discover that'Rachmaninoff in his
recording of his own Second Piano
Concerto very often plays passages
much faster than he himself in-
dicated in his own score!
Needless to say, Mr. Heifett is
the greatest violinist in this coun-
try today and to write such a re-
view as Mr. Gross wrote last night
shows a complete lack of musical
knowledge. I do not mean that
merely because Mr. Heifetz is so
great he should be given rave re-
views all the time. On the contrar
a sincere critic last night could
have pointed out his unbelievable
hesitancy as well Qs the frequent
spottiness of his technical attack
which is a rare phenomenon com-
ing from Mr. Heifetz. Th, just
tends to prove stronger Mr. dross's
lack of sincerity. I wish to recom,
mend that you re-evaluate the N
merits of Mr. Gross as to whether
or not he is a worthy music critic
for The Daily.
-Bob Kapel, '53
To the Editor:
HAVE FOLLOWED the tirades
of Daily critics for some time
now-but Mr. Gross's review of the
Heifetz concert IS THE LAST;
First of all, might I say that
Mr.' Gross has espoused a lost
cause. Unfortunately there is no
such animal as absolute music
without the services of a perform-
er wh: ch seems to be what he is
looking for. Granted that themu-
sic should be the pcus of atten-
ti-, it sould also ne evident that
no man, however devoted to mu-
sic. can perform a selection with-
out devN'oping some ideas of his
own anout the music.
Heaver. forbid that an artist
should tamper with the tempo or
repeats in a score, especially since
it is weh known that Beethov m
d.n not take the trouble to indicate
dynamics or tempo as often as he
might have. There is quite a dis-
crepanry in editions of music, and
in cplnans on how certain pas-
sages were meant to be played.
At this roint I am tempted to say
that it is well Mr. Gross armed
himself witha score so that he
could find something to "criticize"
for approximately three-fourths of
There may come a time when
perfectio7 is achieved, but until
that stime such "'excrutiating. per-
formances" as this last concert will
continue to be enjoyed by almost
all, minus an anxious flapping of
One last word-very large pro-
fuse thanks to Louise Goss for
keeping a few shreds of hope for
the world of music alive.
Edited and managed by students of
the University of Michigan under the,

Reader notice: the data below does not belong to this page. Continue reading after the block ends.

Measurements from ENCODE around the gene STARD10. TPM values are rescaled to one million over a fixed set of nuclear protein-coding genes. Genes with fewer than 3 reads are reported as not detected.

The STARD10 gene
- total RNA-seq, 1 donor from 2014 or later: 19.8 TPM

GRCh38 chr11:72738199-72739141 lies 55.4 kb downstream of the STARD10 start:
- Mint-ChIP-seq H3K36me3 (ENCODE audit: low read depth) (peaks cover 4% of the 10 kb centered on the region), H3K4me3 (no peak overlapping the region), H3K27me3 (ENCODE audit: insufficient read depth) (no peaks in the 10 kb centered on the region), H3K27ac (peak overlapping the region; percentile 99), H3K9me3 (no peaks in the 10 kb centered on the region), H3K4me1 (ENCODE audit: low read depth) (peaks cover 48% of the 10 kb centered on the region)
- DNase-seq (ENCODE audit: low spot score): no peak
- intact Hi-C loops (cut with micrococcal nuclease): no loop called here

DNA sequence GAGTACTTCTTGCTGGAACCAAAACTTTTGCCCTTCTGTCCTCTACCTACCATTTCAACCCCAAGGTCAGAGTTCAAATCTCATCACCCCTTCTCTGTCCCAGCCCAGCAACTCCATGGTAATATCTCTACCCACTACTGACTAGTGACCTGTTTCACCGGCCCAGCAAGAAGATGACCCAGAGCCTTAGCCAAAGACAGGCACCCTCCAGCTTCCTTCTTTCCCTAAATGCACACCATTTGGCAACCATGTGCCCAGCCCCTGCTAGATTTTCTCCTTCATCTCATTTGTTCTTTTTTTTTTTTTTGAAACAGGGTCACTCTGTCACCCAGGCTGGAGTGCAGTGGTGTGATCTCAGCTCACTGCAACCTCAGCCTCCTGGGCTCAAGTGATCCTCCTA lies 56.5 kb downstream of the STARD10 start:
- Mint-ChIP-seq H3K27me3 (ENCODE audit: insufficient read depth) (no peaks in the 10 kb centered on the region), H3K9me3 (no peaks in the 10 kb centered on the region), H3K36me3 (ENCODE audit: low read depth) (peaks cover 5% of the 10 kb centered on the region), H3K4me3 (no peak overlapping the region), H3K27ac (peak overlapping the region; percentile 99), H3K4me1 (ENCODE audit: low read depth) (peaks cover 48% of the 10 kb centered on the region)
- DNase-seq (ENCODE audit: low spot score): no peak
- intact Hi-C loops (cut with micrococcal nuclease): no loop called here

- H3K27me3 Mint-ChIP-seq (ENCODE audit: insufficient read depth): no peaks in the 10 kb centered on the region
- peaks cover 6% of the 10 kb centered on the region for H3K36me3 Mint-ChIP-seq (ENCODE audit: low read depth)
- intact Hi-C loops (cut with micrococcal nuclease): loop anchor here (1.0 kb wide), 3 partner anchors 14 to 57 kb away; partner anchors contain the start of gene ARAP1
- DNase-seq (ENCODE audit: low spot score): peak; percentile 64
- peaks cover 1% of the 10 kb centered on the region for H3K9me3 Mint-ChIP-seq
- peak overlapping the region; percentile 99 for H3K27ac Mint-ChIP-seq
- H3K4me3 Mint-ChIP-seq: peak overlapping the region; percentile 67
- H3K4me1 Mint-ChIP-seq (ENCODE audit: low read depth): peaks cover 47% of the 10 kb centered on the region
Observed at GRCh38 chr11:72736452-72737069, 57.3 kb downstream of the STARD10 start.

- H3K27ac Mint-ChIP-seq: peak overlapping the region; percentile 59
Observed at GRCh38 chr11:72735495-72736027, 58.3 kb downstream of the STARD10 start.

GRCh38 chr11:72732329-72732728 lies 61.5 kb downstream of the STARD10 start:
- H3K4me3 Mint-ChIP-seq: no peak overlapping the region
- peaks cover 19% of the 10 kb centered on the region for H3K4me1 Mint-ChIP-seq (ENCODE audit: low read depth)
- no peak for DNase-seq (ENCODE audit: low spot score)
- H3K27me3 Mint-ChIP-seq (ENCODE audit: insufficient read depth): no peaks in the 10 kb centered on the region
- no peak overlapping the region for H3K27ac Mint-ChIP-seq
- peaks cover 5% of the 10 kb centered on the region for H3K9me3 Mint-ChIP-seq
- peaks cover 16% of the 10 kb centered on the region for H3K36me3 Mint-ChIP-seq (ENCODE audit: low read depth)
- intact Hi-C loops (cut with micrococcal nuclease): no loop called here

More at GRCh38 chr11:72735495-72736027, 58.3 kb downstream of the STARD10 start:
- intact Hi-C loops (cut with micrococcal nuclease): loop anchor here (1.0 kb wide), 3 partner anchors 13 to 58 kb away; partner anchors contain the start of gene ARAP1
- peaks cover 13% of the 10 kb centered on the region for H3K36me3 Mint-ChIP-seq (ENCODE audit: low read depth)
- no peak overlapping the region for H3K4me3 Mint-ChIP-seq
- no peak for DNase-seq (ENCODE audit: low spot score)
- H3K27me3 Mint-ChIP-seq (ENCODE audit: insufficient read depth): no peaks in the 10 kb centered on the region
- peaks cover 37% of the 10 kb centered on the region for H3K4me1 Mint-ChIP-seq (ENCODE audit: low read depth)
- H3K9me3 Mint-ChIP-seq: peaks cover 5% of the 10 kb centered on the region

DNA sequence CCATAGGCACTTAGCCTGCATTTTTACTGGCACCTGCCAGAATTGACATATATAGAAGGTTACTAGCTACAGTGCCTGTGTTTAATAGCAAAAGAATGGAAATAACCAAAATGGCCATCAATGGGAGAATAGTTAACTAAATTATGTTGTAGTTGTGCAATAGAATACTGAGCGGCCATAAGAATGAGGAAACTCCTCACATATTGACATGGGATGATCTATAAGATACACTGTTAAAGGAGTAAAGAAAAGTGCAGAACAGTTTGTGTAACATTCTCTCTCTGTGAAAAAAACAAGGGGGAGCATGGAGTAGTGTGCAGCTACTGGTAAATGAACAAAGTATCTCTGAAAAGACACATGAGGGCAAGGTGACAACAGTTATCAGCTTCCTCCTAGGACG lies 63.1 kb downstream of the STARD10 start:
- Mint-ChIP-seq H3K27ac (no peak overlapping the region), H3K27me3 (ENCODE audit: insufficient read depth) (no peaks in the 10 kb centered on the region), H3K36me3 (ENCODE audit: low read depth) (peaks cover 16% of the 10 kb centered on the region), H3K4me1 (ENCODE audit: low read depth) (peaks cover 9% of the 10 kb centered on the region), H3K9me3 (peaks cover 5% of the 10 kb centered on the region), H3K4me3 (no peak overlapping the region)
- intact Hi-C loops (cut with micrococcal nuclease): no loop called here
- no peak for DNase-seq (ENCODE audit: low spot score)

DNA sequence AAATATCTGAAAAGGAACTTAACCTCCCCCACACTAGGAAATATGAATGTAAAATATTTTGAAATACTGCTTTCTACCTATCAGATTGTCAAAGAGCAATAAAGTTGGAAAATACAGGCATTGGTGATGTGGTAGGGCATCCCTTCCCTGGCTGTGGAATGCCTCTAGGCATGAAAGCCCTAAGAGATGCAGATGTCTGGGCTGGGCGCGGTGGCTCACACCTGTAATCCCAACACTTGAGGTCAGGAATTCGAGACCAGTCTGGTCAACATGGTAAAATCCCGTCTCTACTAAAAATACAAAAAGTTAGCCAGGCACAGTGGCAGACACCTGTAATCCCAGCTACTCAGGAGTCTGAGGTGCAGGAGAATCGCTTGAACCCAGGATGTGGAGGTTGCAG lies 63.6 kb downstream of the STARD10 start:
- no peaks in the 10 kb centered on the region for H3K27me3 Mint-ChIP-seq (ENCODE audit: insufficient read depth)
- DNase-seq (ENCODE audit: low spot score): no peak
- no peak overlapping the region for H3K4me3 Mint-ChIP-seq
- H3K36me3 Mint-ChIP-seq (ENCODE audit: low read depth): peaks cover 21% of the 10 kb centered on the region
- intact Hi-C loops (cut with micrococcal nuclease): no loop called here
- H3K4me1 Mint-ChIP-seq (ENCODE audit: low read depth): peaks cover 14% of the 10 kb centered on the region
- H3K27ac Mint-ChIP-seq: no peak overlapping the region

authority of the Board in4 Control of
Jim Brown..........Managing Editor
Paul Brentlinger...... ... City Editor
Roma Lipsky ........ Editorial Director~
Dave Thomas............Feature Editor
Janet Watts............ Associate Editor
Nancy Bylan. ........ ..Associate Editor
James Gregory ........ Associate Editor
Bill Connolly..........Sports Editor
Bob Sandell.... Associate Sports Editor
Bill Brenton.... Associate Sports Editor,
Pat Brownson Associate Women's Editor
Bob Daniels........Business Manager
walter Shapero Assoc. Business Manager
Paul Schaible..Advertising Manager
Bob Mersereau......Finance Manager
Bob Miller.......Circulation Manager
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All rights of republication of all other
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(Continued from Page 2)
Pi Tau Sigma: Meeting, Tues' March
20. M.E. Computing Room, 244 W. Engi-
neering Bldg. Chapter projects and fin-
al vote on new members for this semes-
ter will be discussed. All members are
requested to attend.
Pre-Med Society: Meeting, Tues.,
March 20, 7:30 p.m., Room 1300, Chem-
istry Bldg. Movie, "Journey into Medi-
cine." Speaker: R. A. Correll of the
Armed Services Information Center.
"Draft Status of Pre-medical Students."
All interested students invited.
Ballet Club: No regular meeting this
Monday. Rehearsal for cast at Barbour
Gymnasium, 7 p.m.,
Dear me, t"1 No, you don't, Gus. Noi ofat ll.. 1
The child is right, Q"Malley. There 1S
tswoi s 1 a." .:' .I
... 'Here! this plaid! It 's an